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congress and particularly the republicans in the house need to step up and propose it. but the white house has to get serious. >> eric: step up, both sides. everybody, step up. that's the message. >> that's the message. >> eric: thanks a lot, guys. now, to remembering ed koch. he was beloved for his approach to life. if he was in washington now, high would get something done am you can see his attitude 39 years ago, when i interviewed him in 1974 for public access cable temperature that was cable tv then. i was 16 years old. i was in high school. he was the liberal democratic congressman. during the interview, he said that president nixon should resign. he predicted if he decorates he would be impeached and he had well-known canned noraddressing the men who did support, george mcgovern, who he called the
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worst. >> life in public, george mcgovern was too radical. they thought his ideas were not well thought out... he was not the best candidate from our point of view. i voted for him and cam paped for him. but looking at it very realistically and candidly, he was the worst candidate who could have taken at the time. >> eric: that was 3 years before he would run for mayor. he explained -- why he wanted that job. >> i really love the city of new york. i was born in the bronx and i now live in manhattan. i actually live one block off washington square park. i really love the city very, very much. i prefer it to washington, to tell you the god's honest truth. i thought i would like to be the mayor. >> eric: ed koch, the irrepressible icon was 88 years old. the funeral is tomorrow.
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president clinton will be peeking. he will be missed. >> jamie: absolutely. all those years, he was terrific to cover. >> jamie: absolutely. we are taking a look at chicago, taking center stage in the debate over gun control as violence soars. we have a special guest, reverend jesse jackson is urging president obama to return to his hometown. reverend jackson will be live, telling us what he wants done in the windy city. >> eric: airlines are finding some new ways to lighten our wallets. man, oh, man, can you imagine the fees now. jamie will explain and tell us how we can avoid that. >> jamie: save moan, folks. i was in the ambulance and i was told to call my next of kin. at 33 years old, i was having a heart attack. now i'm on a bayer aspirin regimen. [ male announcer ] be sure to talk to your doctor before you begin an aspirin regimen. i didn't know this could happen so young. take control, talk to your doctor.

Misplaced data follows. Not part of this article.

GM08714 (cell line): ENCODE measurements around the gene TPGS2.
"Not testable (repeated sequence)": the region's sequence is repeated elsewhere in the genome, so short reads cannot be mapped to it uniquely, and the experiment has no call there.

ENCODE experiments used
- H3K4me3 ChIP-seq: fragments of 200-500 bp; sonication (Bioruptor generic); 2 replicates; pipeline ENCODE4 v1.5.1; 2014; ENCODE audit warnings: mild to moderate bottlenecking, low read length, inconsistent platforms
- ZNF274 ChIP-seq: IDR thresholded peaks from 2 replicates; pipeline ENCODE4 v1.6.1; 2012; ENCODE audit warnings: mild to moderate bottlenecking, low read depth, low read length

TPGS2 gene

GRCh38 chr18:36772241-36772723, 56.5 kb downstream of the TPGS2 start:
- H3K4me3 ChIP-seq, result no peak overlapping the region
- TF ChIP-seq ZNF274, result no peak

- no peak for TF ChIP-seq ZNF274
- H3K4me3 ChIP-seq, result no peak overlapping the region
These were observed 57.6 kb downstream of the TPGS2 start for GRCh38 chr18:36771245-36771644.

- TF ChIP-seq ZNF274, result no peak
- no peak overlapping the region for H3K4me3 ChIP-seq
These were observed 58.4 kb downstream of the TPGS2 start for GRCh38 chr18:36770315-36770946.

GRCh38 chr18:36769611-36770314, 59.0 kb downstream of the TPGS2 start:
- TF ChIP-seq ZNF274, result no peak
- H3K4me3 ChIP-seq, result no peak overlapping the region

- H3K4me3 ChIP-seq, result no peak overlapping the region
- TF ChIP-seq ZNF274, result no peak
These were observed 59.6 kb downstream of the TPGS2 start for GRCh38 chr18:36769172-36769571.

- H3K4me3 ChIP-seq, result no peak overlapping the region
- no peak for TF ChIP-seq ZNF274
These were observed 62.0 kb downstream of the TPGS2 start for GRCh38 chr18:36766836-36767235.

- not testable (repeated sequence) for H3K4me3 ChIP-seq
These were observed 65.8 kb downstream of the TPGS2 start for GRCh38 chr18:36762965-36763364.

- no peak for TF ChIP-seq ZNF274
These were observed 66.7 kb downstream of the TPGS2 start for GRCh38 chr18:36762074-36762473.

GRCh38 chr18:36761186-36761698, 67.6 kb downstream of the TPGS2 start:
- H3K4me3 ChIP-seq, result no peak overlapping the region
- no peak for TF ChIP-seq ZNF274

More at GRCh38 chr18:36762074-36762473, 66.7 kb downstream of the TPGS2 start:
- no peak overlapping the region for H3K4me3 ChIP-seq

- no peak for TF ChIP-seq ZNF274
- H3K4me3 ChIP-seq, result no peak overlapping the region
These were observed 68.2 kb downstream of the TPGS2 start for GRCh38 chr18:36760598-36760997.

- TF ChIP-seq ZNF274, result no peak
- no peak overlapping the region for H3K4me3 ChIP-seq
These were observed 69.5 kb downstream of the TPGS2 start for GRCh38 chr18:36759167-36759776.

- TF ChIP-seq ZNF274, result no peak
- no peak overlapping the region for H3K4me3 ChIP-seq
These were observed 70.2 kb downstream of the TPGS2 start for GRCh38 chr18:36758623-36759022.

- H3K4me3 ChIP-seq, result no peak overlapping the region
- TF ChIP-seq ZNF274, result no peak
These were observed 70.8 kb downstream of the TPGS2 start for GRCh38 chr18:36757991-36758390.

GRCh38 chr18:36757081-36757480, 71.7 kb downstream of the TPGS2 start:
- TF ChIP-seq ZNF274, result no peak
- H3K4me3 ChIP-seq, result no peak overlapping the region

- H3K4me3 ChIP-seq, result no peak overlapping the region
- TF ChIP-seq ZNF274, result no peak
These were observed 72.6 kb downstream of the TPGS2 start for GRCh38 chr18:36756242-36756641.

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>> jamie: have you flown lately? the airlines seem to be cooking up all types of ways of taking your hard-earned cash. which fees are worth it and which ones should you say, no thanks? i want you to be able to take charge of your travel. joining me, the director of the consumer travel alliance. charlie, welcome back.
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>> glad to be here. >> jamie: i had to bring you back because the fees are bigger, they are more expensive and all over the place. i wanted you to tell us, first of all, which ones should we avoid? ripoff? >> i want to thank you for having me back. the consumer travel alliance has been working nard washington with coming and the d.o.t. to change the fees and get things changed. but it's nice to be able to talk to the american public. the fees that are the biggest ripoffs are change fees and cancellation fees. they're feas you can't get away from. they are big. $150 to change a ticket and pay the difference in the air fare between what you bought it for earlier and now. so the consumers lose two ways. that's really a big ripoff. d.o.t. is looking at other big fees like the third checked bag when you go overseas and so on. sometimes have you to pay their 150 or more.
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and d.o.t. is looking at the giant fees and looking at whether or not they can mandate that airlines tell us ahead about whopping fees. >> jamie: it's impossible, to keep track of them. you get them at home. you get them at the airport. this really stunned me. virgin america is now -- ifor ar itinerary, that's $20 and spirit charms $5 if you print your boarding pass at the airport by an agent, rather than doing it at home. guess what? not everybody has a computer. the convenience is gone. >> right. a lot of people, when they are traveling, don't have computers. if you are saying -- all hotels don't have business centers to print out boarding passes and so on, 24 hours before you get on a flight. so it puts consumers in a bad position. but what is worse is that the
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airlines don't tell you about the fees until after you have bought your ticket. if you want to figure out how much your seat's going to cost, have you to go through the reservation process, have you to put in your -- whether or not you are a male or female and what your date of birth is and then, you can find out what the fees are going to be -- you have to do that with every airline. >> jamie: tell me about the pay to get on the plane first and all of these preferred fees. the extra seating fee, a lot of people want that, they want comfort. but what about paying to get on first? >> okay. first of all, i am not talking about just getting more comfort. i am talking about getting a seat reserved. they are reaching the point where a seat reservation will cost ow some airlines am but getting on the plane early. southwest just came out with a new fee for their 40, where you can be one of the first 15 people on board. if you want to pay that money,